Just thought I’d bring to your attention Cindi Scoppe’s calm, rational, even-handed take on the Nikki Haleys we have come to know — the appealing, breath-of-fresh-air neophyte lawmaker (vestiges of whom we still see today) and the demagogic ideologue seeking to carry the Mark Sanford banner into South Carolina’s future (which we see far too much of these days).
The value in reading Cindi’s column is that it is rich in specifics, listing Nikki’s positions on quite a number of issues. That’s something you don’t get so much from me. I form a holistic impression of a candidate or an issue, and hold forth on the conclusions I’ve reached. Cindi shares her reporting, point by point. When we went into an editorial board meeting with a candidate, Cindi would have a list of specific questions, so that she could test the candidate against specific positions that we held. I would ask the candidate to start talking (telling us whatever he or she deemed most important), and I would ask questions suggested by what I heard. It made for good teamwork. Cindi made sure we touched all the important bases; I explored unanticipated territory to learn things we would not have learned taking the purely task-oriented approach.
So it is that I think it’s valuable for you, the wise reader, to set my own rambling gestalten observations beside Cindi’s businesslike approach as you move along your own journey in making up your mind about Nikki Haley.
So, without violating Fair Use (I hope), I invite you to go read Cindi’s entire column, which goes from the good…
… She is charming, engaging and smart. She is refreshingly passionate and energetic and not about to put up with the games at the State House. She can explain problems in a way to get voters fired up (“It’s just wrong; it’s wrong all day long,” she says of school administrators’ opposition to a bill that would cost them money by jerking the junk food out of schools). That’s no small thing in a state as apathetic as ours.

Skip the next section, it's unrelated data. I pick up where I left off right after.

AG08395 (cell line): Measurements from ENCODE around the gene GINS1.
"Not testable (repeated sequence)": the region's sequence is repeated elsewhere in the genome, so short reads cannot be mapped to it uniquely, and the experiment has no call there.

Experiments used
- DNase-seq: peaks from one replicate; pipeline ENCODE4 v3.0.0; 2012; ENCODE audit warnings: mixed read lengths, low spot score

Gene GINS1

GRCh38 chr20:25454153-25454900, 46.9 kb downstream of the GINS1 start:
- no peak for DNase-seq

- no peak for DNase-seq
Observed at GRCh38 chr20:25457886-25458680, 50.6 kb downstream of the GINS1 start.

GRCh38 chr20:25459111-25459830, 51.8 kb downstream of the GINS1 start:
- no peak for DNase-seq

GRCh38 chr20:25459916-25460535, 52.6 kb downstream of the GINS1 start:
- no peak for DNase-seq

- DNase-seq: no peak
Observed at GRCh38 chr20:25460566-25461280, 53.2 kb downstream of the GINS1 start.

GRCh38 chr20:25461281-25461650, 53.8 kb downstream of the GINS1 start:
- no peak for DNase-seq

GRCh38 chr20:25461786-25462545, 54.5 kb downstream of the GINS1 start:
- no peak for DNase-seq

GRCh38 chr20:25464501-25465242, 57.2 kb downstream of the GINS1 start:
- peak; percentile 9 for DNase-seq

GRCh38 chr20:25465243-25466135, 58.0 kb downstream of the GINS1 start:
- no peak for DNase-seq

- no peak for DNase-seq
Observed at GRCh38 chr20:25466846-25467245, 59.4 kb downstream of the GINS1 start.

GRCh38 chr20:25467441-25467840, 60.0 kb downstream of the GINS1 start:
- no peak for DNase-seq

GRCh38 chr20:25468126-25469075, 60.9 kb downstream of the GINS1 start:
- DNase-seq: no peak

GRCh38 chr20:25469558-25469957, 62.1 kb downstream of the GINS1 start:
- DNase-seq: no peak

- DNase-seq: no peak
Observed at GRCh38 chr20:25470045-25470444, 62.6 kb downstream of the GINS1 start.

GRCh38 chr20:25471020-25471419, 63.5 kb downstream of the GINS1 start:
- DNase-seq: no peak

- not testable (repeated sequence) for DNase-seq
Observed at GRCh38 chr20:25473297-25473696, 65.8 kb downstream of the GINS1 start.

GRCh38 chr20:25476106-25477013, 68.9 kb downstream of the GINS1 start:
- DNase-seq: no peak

She’s all about comprehensive reform — of the tax code, of the executive branch of government, of the school funding system — and her support for those vital changes predates her campaign, and seems far more heartfelt than her GOP opponents….
… to the bad…
… These relatively minor misrepresentations are merely the ones that jumped out at me in a single meeting with our board, and this pattern is disturbingly similar to Mr. Sanford’s signature approach: Take a legitimate problem that’s a bit too complicated or wonky to appeal to the masses, and tart it up to make it look like something it’s not.
Ms. Haley is rigidly ideological. All the Republican candidates support taxpayer-funded “choice” for private schools, but only she would veto a bill expanding public school choice if it didn’t help prop up private schools. All opposed the federal stimulus, but only she opposed accepting the money that we’re on the hook to pay for regardless, because doing so blew the “opportunity” to force the Legislature to make structural reforms….
… to this conclusion:
…When I first met Ms. Haley in 2004, I found her a bit green. But she clearly had a good head on her shoulders and was one of the best new candidates we met that year. As I wrote in our first endorsement of her, she was “so focused on keeping an open mind and being persuaded by facts rather than personality, preconceived notions and party dogma that she’s bound to make smart choices,” and “what she calls a business-like approach strikes us as merely a commonsense, proactive approach that people of any political persuasion should be able to take for granted.”
I wish the Nikki Haley who’s running for governor reminded me more of that person and less of Mark Sanford….